Abstract 18479: New Heart Failure Diagnostic and Prognostic Biomarkers Discovered Using Capillary Electrophoresis Coupled to Mass Spectroscopy
Blood heart failure (HF) biomarkers such as the natriuretic peptides (NP) are widely used but the NP biomarker family has limitations and HF diagnosis remains too often complicated because of atypical presentations and the need of specialized care access. More specific and accurate biomarkers with detection method allowing for facilitated large scale HF screenings are required. Indeed, 30 % of the patients admitted to emergency care for acute dyspnea have a BNP concentration in a « grey zone » that do not allow for diagnosis. Thus, diagnosis of these patients is costly and time-consuming while a rapid medical care of the patient has a positive impact on his health and reduces the treatment cost. Therefore, we have launched a prospective multicentric case-control study and investigated for urinary polypetides specific to acute (AHF) or chronic heart failure (CHF), using a capillary electrophoresis-mass spectroscopy strategy (CE-MS). Based on a screen of the urinary proteome of patients (CHF, AHF, and healthy controls matched for cardiovascular risk factors), we revealed a panel of polypeptides specific to HF. One polypeptide (X64, patent pending) seemed very relevant because it could discriminate AHF and CHF with a high specificity and specificity (AUC = 0,99; p<0,0001). X64 plasma levels were assessed within Atlanta (n=340, follow-up 3 years) and Toulouse (n=187, follow-up 6 years) cohorts. The Atlanta cohort revealed that X64 level is associated with major clinical events: HR: 1.23 per 100 ng/mL (95% CI: 1.06 to 1.43); P=0.005 and with HF admissions: IRR: 1.20 per 100 ng/mL (95% CI: 1.00 to 1.44); P=0.05. Moreover, the Toulouse cohort revealed that high X64 levels were strong predictors of cardiac death (p<0.0001). Our work provides with new biomarkers allowing for HF diagnosis in the BNP « grey zone » or prognosis and therefore allow for a better care of the HF patients at the hospital but also in general care.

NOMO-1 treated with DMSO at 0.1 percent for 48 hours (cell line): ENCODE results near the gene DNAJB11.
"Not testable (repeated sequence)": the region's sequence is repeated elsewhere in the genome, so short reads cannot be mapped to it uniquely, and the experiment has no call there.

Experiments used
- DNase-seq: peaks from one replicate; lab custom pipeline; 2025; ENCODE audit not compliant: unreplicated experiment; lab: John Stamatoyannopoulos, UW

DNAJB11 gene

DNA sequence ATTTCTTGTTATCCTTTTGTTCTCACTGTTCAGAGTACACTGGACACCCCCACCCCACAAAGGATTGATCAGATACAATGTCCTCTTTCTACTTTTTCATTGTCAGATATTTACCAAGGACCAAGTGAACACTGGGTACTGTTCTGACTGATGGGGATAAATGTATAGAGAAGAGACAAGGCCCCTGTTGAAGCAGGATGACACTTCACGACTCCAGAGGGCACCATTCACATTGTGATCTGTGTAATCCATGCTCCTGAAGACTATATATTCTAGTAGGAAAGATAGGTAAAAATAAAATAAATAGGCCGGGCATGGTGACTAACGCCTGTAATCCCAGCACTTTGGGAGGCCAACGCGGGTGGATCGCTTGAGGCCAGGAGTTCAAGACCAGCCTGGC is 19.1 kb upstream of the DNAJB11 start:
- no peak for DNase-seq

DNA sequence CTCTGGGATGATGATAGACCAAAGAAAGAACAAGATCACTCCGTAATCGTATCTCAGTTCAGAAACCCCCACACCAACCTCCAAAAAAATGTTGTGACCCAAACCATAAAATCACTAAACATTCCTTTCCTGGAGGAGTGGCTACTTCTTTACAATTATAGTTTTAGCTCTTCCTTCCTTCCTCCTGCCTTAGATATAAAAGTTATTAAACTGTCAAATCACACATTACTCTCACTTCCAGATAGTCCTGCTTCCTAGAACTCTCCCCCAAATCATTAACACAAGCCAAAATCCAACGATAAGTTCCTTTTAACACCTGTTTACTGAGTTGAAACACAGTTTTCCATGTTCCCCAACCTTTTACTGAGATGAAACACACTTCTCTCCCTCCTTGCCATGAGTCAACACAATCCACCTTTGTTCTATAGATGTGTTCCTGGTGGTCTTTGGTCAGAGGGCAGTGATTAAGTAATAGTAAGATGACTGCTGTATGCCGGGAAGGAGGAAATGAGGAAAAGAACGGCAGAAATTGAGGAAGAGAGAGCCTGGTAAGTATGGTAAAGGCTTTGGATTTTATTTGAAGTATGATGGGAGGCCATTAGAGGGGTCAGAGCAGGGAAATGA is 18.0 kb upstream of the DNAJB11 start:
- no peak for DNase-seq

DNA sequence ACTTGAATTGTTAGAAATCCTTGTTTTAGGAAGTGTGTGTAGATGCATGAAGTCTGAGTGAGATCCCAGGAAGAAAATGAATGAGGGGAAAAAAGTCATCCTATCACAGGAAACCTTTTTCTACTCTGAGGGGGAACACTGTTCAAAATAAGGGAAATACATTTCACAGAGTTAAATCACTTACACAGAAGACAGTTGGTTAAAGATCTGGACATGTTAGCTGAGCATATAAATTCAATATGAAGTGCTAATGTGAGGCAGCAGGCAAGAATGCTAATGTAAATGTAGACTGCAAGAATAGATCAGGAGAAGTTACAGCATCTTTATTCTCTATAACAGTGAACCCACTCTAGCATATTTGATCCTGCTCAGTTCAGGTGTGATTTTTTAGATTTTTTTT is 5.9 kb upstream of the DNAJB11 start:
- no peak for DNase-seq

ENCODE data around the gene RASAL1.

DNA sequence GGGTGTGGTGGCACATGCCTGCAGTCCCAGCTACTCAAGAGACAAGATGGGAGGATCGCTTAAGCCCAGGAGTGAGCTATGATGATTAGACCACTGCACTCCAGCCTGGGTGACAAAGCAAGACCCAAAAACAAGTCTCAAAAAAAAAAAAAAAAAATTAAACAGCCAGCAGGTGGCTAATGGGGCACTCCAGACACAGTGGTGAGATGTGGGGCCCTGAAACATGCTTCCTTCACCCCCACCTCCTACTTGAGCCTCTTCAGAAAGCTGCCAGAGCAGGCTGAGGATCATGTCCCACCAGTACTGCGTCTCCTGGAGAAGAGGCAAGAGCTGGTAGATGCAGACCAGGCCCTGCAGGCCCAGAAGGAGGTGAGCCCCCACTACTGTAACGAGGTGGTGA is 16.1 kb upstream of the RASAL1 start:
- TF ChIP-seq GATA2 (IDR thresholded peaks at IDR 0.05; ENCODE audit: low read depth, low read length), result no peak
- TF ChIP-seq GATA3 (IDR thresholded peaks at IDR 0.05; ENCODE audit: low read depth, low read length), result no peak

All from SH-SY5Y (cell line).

- © 2013 by American Heart Association, Inc.